Memory and Aging

Many people begin to worry about their memory as they grow older. Especially if they recently forgot where they left their keys or couldn’t remember what they needed at the store. But when is it time to be concerned?

Some changes in the brain are associated with the aging process. But major memory loss is not one of them.

Two Aging Brain Changes That Impact Memory

1. Processing Information

book open to pages with glasses lying across pages

One of the changes that may result from an aging brain could be taking longer to learn or process information. With normal aging, most tasks can be completed but longer time is needed.

Examples of changes in information processing that can occur:

  • Reading – needing to re-read parts of a news article more than once to fully understand what is being reported.
  • Driving – requires a lot of information to be processed and adapting to changes in traffic patterns, new roadways or construction diversions can take more time.

Julie’s Expert Tips: To allow for more processing time while driving, reduce your speed and travel during non-peak traffic times.

2. Problem Solving

day planner with ink pen to help with memory

We may experience difficulty with problem solving or critical thinking as we age.  For example, losing the power in your home and not being able to troubleshoot for managing and resolving the issue.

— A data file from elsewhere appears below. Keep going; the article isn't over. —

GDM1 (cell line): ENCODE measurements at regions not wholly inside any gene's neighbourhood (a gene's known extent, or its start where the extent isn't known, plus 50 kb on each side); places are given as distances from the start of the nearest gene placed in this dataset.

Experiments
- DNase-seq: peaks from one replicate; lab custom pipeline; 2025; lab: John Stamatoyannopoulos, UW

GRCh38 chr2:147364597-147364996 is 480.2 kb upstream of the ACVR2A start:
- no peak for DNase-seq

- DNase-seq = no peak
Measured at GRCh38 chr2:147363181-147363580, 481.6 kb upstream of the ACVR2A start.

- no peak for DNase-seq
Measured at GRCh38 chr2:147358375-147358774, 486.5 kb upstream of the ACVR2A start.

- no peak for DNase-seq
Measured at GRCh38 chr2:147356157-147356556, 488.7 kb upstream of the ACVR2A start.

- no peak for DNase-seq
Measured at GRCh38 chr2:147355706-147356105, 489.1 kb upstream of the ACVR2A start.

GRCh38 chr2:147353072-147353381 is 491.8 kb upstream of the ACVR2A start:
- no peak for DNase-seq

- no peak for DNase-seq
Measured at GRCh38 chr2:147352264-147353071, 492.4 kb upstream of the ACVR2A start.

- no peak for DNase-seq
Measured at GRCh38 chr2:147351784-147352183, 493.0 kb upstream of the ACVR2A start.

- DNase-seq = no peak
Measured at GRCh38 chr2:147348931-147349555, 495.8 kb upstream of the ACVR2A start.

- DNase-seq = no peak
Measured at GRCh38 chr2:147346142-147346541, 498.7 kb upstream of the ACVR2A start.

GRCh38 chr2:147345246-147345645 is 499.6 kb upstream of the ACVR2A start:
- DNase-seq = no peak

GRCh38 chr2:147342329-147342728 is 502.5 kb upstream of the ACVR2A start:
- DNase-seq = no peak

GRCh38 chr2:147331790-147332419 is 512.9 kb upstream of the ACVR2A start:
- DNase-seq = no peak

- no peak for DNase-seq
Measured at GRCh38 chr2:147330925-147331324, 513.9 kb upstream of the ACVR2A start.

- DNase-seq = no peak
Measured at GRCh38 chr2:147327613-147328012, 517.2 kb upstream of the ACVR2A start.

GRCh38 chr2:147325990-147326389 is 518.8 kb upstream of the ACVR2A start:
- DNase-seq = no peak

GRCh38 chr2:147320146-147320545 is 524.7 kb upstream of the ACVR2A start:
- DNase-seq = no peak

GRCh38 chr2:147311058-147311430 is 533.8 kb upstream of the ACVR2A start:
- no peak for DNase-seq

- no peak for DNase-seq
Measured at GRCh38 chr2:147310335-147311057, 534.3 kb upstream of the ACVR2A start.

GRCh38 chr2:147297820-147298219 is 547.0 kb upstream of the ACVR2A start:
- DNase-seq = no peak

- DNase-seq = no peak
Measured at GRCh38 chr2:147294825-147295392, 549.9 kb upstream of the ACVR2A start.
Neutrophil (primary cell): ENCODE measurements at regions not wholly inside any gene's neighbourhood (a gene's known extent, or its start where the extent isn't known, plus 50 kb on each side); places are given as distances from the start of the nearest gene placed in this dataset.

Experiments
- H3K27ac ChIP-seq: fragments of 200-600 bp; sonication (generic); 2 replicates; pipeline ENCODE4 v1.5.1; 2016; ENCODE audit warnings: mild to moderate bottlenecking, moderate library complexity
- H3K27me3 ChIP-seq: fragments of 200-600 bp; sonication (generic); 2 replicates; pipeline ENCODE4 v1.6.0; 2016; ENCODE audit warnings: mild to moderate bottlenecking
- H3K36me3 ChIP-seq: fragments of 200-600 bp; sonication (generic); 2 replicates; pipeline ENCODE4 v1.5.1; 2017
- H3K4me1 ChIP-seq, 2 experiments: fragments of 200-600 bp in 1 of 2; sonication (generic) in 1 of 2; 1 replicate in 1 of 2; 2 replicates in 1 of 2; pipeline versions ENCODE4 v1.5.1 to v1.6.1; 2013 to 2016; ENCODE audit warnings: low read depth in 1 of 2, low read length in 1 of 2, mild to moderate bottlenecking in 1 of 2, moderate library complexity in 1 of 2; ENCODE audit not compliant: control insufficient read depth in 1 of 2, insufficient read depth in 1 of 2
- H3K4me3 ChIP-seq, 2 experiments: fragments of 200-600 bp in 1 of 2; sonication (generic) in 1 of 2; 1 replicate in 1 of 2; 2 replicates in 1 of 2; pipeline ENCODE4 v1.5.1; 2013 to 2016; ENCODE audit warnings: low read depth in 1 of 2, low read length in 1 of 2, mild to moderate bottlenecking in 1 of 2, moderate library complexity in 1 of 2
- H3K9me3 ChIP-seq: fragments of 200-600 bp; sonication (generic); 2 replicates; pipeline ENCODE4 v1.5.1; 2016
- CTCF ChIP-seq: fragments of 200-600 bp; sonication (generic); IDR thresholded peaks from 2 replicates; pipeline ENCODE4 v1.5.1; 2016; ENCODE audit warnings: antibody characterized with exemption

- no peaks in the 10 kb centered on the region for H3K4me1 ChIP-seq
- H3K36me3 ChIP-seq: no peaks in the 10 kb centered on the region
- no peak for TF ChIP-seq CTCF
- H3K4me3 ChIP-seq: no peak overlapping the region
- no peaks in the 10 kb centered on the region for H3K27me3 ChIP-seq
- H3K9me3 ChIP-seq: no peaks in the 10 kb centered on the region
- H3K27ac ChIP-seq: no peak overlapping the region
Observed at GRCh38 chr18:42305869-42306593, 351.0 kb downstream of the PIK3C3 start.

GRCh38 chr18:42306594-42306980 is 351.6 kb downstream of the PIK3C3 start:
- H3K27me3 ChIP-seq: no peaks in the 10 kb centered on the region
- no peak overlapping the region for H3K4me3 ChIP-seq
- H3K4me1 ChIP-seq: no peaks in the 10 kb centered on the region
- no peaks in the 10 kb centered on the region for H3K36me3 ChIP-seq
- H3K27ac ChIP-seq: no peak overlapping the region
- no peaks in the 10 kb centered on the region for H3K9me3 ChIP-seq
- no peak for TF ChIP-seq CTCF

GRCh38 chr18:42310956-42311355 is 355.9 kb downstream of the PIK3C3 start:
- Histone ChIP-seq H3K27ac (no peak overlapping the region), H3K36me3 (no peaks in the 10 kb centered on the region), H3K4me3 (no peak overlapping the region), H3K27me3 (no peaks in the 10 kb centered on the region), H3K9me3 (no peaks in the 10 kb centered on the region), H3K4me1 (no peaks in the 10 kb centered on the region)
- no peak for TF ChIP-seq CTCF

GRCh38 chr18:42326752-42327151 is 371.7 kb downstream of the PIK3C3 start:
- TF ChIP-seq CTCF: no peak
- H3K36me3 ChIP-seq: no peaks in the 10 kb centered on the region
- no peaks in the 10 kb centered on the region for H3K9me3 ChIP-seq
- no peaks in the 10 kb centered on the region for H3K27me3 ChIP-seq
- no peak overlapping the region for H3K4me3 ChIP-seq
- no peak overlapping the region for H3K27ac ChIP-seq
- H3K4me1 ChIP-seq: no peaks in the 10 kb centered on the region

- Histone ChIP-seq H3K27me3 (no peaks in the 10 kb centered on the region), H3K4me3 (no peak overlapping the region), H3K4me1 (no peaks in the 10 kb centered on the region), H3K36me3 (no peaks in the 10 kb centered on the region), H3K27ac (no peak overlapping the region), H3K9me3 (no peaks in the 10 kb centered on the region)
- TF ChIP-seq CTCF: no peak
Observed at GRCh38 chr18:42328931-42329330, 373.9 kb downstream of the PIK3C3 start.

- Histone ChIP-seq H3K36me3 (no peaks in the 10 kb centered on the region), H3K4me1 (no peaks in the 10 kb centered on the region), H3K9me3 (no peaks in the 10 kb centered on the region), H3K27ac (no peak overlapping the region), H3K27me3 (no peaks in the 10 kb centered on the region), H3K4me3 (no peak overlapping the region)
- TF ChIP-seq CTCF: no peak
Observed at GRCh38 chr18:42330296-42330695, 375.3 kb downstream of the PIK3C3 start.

Other examples of common memory “glitches” associated with aging:

  • Occasionally forgetting where you left something such as glasses or keys.
  • Forgetting someone’s name or blocking a memory with a similar one, such as calling a grandson by your son’s name.  
  • Occasionally missing an appointment or forgetting to pay a bill.
  • Becoming easily distracted or having difficulty remembering details of a recent conversation.
  • Not being able to recall information you have “on the tip of your tongue.”

Julie’s Expert Tips: Write down all appointments and billing due dates on a calendar. Store frequently used items, such as keys, in the same location between uses.

What Can I Do?

First, don’t become anxious or alarmed by occasional incidents of forgetfulness. Stress can actually raise the levels of cortisol in your body which, if sustained over a long period of time, can impact memory.

Friends and Family Check

Have you had a change in your memory? Talk to a friend or family member about it and ask them if they have seen an increase in forgetfulness when being around you.

Physical Health and Memory

If you’re experiencing physical changes such as fatigue, weakness or other changes, it may be a sign that the memory changes are due to a medical problem. Talk to your physician about your concerns. They will be able to provide some direction and help decide on a need for further action.

headshot of Julie Uhrig

About the author: Julie Uhrig is an RN and the Director of Care Coordination for Confident Living. She helps members navigate the health care system and get the services they need to age well in their homes.

Confident Living is a continuing care at home program, focused on helping you remain active and independent as you age in your own home. We serve the greater Cincinnati area, for more information, contact us online or call (513) 719-3522.

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